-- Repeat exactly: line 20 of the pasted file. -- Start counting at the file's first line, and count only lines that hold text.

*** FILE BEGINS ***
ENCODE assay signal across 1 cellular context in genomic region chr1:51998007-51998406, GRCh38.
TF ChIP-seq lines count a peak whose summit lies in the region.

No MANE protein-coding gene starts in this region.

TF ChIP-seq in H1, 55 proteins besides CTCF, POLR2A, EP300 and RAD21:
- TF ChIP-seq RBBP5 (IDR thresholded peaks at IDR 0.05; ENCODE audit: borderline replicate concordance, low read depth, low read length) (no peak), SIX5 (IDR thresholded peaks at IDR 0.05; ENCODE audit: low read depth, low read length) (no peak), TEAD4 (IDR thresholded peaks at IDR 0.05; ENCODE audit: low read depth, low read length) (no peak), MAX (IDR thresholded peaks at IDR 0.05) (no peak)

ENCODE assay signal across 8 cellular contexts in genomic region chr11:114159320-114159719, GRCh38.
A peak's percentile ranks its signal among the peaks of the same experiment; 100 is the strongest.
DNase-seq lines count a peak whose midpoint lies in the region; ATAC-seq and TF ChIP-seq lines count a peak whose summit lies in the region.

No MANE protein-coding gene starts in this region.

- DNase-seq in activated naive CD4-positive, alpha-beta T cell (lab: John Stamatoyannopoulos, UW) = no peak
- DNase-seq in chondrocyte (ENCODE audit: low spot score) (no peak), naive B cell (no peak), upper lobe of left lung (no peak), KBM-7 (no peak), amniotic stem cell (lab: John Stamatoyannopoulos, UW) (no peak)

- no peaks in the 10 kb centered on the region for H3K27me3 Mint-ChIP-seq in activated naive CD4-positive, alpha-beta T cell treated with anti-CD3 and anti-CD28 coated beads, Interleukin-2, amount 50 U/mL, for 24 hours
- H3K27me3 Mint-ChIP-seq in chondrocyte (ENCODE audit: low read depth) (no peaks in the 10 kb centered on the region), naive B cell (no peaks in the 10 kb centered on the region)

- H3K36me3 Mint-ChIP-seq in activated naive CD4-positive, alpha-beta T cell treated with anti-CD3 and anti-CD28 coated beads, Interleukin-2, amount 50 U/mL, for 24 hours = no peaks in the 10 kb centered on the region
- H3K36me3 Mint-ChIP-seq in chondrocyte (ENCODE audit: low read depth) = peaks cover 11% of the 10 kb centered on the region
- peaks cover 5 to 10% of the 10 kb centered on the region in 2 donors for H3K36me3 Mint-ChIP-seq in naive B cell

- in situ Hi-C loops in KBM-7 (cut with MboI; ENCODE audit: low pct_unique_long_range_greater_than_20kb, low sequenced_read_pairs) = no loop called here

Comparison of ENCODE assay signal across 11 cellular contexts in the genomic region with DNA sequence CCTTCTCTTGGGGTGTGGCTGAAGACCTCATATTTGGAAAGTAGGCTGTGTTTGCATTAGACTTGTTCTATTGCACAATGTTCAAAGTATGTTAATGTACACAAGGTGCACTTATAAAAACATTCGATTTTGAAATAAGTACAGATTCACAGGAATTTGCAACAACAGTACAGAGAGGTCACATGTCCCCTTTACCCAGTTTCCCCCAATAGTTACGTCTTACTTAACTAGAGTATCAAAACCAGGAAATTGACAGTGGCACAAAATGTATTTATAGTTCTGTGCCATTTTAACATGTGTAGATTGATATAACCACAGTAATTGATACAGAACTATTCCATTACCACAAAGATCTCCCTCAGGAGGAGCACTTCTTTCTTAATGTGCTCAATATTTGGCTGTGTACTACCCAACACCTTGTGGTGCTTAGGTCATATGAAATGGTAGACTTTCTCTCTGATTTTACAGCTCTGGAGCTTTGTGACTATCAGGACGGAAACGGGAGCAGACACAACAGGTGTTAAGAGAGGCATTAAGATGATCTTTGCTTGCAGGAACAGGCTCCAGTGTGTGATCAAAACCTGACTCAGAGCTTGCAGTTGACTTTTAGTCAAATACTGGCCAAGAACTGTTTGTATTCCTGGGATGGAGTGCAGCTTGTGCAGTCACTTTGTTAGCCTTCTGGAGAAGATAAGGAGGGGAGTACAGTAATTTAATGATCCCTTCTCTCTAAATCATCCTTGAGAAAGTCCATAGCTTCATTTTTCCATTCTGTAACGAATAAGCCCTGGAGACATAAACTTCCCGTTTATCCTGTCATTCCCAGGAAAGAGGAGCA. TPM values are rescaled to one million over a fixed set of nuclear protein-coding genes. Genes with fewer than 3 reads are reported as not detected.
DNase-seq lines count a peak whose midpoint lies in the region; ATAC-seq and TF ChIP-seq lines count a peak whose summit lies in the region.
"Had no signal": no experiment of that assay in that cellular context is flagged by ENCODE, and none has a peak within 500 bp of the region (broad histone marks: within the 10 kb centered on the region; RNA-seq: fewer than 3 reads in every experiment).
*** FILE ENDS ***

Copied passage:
"Had no signal": no experiment of that assay in that cellular context is flagged by ENCODE, and none has a peak within 500 bp of the region (broad histone marks: within the 10 kb centered on the region; RNA-seq: fewer than 3 reads in every experiment).